Kyle Markley’s first day as a Comet was an early one, or a late one, depending on your perspective. It was 12 a.m., Aug. 19 in the northern woods of Michigan. Headlamps and flashlights illuminated the road as the Comet cross country teams ran into the woods. For six miles, the men’s team ran more by faith than sight. Six miles of running in absolute darkness through the woods isn’t everyone’s idea of a good time, but Kyle was right at home.
Kyle began his running career in sixth grade at Byron Middle School when his mother signed him up for the cross country team. According to Kyle, this was one of his mother’s several attempts to burn up his endless energy. “Looking back, I really appreciate my mom for having me join that season because my love for the sport has only grown since then,” Kyle said. “I love racing — in a race I can see all the hours of hard work and sacrifice pay off as I compete against those around me. Running is a sport that requires more than just talent; it requires dedication outside of the normal practice hours.”
This is a common response among runners. You will have a hard time finding a competitive collegiate runner who doesn’t enjoy racing. At its core, running is a simple sport, not an easy sport. “Hard work, dedication and positivity make a runner great,” Kyle noted, reflecting on his own training. “One of my favorite quotes from a coach is, ‘What separates the good runners from the great runners is what they do in the 22 hours other than the two hours of practice every day.’ If a runner is willing to make personal sacrifices to better themselves and help their team, they will eventually become a great runner.”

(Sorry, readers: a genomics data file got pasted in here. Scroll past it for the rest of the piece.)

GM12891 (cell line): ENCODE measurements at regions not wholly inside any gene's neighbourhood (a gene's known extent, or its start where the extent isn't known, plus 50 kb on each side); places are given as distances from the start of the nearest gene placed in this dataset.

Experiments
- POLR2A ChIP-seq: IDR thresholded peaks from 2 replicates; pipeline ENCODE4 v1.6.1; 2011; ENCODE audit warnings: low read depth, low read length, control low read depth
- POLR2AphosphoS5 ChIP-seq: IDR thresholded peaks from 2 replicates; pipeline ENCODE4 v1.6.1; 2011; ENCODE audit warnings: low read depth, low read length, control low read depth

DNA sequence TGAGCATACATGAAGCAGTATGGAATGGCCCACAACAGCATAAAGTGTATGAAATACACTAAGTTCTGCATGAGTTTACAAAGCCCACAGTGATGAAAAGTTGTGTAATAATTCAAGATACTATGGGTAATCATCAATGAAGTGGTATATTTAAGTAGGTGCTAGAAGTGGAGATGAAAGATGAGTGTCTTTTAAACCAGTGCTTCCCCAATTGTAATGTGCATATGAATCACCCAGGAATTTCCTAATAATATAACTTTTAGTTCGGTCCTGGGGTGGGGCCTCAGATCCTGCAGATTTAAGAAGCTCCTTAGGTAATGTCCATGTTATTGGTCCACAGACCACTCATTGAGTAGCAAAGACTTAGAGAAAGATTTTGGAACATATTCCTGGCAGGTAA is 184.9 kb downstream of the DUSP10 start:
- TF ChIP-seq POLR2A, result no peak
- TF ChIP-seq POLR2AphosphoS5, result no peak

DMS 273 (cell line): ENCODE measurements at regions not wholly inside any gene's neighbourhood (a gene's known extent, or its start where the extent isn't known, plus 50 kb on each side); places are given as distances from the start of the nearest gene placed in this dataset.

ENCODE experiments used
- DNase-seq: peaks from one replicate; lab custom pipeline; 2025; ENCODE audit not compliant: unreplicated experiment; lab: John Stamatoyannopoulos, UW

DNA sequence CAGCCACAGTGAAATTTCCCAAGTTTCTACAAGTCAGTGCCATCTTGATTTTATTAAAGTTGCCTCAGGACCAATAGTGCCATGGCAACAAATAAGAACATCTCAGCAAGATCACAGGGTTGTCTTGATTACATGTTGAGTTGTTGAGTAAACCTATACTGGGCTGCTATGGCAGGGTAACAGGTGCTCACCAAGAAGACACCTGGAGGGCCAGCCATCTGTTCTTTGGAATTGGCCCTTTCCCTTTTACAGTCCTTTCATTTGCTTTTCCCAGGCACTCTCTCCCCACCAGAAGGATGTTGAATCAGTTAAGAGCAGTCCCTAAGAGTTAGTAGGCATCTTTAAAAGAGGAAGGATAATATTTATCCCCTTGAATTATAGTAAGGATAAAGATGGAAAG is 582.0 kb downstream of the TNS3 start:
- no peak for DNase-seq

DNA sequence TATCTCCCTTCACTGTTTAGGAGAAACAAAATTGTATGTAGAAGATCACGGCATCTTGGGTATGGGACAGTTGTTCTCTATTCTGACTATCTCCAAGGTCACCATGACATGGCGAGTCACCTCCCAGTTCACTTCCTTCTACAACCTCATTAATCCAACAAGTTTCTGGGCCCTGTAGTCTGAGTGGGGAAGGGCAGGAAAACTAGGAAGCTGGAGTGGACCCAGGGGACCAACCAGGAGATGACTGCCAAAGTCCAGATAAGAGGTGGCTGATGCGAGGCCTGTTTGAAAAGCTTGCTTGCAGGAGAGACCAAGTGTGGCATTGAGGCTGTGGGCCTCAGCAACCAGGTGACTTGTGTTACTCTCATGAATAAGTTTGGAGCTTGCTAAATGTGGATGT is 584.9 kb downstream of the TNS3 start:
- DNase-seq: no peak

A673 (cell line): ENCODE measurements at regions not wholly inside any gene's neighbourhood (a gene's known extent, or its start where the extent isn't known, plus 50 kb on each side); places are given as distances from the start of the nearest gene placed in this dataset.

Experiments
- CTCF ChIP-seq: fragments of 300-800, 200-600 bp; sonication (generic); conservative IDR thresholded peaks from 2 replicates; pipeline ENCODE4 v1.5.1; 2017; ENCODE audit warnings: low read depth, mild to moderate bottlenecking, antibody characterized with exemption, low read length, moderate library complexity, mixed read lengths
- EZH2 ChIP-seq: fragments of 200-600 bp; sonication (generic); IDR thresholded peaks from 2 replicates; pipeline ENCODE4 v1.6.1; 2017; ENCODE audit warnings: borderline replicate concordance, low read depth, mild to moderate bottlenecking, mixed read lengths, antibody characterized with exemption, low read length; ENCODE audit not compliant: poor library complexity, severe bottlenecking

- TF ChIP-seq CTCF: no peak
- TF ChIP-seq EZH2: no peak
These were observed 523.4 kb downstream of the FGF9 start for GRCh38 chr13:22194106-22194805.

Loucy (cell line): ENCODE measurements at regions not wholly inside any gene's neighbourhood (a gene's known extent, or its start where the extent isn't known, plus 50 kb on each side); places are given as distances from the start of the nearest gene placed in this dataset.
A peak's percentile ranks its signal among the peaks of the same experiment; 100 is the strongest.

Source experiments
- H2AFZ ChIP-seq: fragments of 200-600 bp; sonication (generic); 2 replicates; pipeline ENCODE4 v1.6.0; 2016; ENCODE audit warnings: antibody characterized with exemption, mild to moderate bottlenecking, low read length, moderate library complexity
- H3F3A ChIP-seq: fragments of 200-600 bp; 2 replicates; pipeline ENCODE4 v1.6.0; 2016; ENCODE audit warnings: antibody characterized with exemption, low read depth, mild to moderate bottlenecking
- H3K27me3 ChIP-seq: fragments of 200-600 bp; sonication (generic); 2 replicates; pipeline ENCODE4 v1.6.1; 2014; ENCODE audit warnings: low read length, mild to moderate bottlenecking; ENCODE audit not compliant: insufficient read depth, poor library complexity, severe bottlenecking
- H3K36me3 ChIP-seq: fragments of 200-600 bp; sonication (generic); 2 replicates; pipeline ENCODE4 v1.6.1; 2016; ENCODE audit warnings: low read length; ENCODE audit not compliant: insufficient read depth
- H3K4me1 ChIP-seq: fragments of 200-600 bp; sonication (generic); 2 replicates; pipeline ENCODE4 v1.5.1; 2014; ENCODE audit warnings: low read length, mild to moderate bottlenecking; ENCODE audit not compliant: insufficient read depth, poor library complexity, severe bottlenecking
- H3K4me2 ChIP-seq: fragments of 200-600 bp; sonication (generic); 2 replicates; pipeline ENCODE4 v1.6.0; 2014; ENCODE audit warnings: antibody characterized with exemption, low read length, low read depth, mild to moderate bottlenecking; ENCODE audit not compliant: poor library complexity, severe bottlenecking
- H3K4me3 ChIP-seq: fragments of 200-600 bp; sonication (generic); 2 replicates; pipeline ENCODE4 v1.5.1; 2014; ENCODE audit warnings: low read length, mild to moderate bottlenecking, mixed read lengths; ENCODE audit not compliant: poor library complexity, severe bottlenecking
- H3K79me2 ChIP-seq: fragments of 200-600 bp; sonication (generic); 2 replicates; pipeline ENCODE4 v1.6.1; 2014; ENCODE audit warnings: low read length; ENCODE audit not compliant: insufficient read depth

Kyle has big goals both on and off the field of competition. “This season my goal in track is to break 16 minutes in the 5000m, as well as find an event or events to compete in that I enjoy. The goal I’d like to achieve by senior year is to compete at nationals for cross country and track and become an All-American,” Kyle said.
In the classroom, Kyle has enjoyed the criminal justice program at The University of Olivet, noting that the small class size, experienced professors and emphasis on professional development make him feel prepared for his future career. After graduation, he would like to work for the FBI or another government agency.
Kyle feels the individual attention he receives from his coaches and professors makes a big difference in his performance. “When I put in the work, when I do the right things, people notice,” Kyle said. “I’m not just a number; I’m valued and encouraged.” With an OC education, Kyle is confident in his future.
Learn more about the The University of Olivet track and field and cross country teams by attending an upcoming Feature Day Feb. 18, March 28 or April 10. For questions about becoming a Comet, contact the Office of Admissions at 800.456.7189 or email@example.com.